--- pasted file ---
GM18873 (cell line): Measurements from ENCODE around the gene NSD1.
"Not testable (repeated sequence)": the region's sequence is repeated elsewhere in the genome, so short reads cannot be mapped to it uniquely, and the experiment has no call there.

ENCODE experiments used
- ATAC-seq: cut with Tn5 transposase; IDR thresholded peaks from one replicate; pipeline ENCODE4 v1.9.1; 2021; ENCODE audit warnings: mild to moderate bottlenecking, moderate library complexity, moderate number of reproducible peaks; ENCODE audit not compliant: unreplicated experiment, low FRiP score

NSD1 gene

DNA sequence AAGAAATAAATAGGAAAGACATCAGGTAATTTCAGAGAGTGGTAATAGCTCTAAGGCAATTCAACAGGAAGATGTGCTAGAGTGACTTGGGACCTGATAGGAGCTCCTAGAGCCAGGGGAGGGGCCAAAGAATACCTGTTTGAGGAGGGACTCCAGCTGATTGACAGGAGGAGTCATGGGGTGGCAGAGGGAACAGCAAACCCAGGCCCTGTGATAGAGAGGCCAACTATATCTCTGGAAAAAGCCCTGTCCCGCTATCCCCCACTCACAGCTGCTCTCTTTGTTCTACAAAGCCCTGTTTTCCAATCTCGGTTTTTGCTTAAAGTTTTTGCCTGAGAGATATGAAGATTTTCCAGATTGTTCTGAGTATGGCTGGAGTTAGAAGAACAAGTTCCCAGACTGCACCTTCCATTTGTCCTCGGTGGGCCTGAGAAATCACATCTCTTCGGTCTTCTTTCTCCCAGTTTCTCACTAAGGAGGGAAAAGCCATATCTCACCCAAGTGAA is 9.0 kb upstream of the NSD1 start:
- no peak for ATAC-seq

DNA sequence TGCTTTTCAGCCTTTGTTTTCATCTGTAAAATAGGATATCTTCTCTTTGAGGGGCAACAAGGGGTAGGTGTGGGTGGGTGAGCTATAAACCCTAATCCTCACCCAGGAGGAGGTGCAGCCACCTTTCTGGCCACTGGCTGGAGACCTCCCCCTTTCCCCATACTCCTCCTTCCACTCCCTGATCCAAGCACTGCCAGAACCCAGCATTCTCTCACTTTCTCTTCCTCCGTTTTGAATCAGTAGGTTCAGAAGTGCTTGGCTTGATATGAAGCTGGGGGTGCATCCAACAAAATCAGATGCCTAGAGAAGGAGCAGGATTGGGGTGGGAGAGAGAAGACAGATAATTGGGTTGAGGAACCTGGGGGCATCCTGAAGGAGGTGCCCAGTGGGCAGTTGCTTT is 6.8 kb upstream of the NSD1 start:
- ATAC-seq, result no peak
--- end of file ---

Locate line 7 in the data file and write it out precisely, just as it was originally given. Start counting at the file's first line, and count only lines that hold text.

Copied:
- no peak for ATAC-seq